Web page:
It’s Scoliosis Awareness Month – Do You Know the Signs of Scoliosis?

It’s Scoliosis Awareness Month – Do You Know the Signs of Scoliosis?

Many of us remember that day in gym class every year when the school nurse screened us for scoliosis. Many Minnesota students get these checks today, and with good reason: scoliosis is the nation’s most common spinal deformity and affects approximately 3 percent of Americans.

While scoliosis is fairly prevalent, many of us don’t know how to spot it in our growing kids. In the spirit of Scoliosis Awareness Month, we wanted to share the basic facts about this treatable condition and what to look for in your own kids so you know when to schedule an appointment with your pediatrician.

What is scoliosis?

Scoliosis is a mild to severe curvature of the spine in a c or s shape. It can also cause individual vertebrae to rotate. Scoliosis typically develops during adolescence between the ages of 10 and 15, but infants and adults can also develop the condition. Scoliosis affects males and females, but young women and girls are more likely to develop severe curvatures that require braces or surgery to correct.

Despite being a common condition, most cases of scoliosis do not have obvious causes. Scoliosis is not caused by playing sports, carrying heavy things, slouching, or having uneven leg lengths.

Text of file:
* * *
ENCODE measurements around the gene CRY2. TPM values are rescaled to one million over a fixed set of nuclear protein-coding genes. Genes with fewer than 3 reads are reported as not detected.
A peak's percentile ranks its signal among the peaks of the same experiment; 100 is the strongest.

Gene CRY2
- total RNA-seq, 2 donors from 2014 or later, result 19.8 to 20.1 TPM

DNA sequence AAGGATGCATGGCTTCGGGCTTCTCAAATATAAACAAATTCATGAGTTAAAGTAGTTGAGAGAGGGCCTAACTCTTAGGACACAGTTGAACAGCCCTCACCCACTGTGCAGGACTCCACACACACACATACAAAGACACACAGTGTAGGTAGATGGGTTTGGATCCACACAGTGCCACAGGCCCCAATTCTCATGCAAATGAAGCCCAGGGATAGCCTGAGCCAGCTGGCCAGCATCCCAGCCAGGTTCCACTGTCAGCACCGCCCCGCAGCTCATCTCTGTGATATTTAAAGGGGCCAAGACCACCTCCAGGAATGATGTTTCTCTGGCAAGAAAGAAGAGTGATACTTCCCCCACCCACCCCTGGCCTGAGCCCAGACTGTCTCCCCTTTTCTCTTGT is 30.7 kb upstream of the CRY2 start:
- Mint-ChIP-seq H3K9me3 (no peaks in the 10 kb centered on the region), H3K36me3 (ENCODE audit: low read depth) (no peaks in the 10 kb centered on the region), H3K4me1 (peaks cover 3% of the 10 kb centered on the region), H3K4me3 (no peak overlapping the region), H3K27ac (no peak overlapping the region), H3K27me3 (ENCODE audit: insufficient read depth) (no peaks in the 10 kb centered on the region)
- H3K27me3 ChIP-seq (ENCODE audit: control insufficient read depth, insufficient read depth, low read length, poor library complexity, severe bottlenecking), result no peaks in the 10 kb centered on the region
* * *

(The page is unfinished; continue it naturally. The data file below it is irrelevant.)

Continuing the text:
How do I know my child has scoliosis?

Little boy with scoliosis in rehabilitation clinic.

Little boy with scoliosis in a rehabilitation clinic.

Students get annual scoliosis checks in school because early detection can slow or stop spines from curving. Children’s bones are still developing and can often be guided into proper place with a brace. The annual school check is your first line of defense against scoliosis.

Most schools use the Adam’s Forward Bend Test, where your child will bend over at the waist with straight knees and their arms hanging toward the floor. The nurse looks for any signs of asymmetry, from humps and unevenness to shoulders resting at different heights or a hip sticking out.

If you notice asymmetry in your child’s shoulders or hips, it’s time to schedule an appointment with your pediatrician. They will take x-rays of your child’s entire spine and measure any curvature for severity. Depending on these findings, your pediatrician may recommend physical therapy for minor curves or a brace or even surgery for the most severe cases.

A special offer for your student

The physical therapists and chiropractic doctors at Life Wellness Center can help catch and treat scoliosis before curvatures become severe. For the month of June, when kids come in for a check-up and mention our special scoliosis check, we’ll donate $20 to Simon Says Give, a kid-founded and operated nonprofit. Schedule your child’s appointment today.

For the month of June, get 20% off our Posture Medic Bands.


Tom Schmidt

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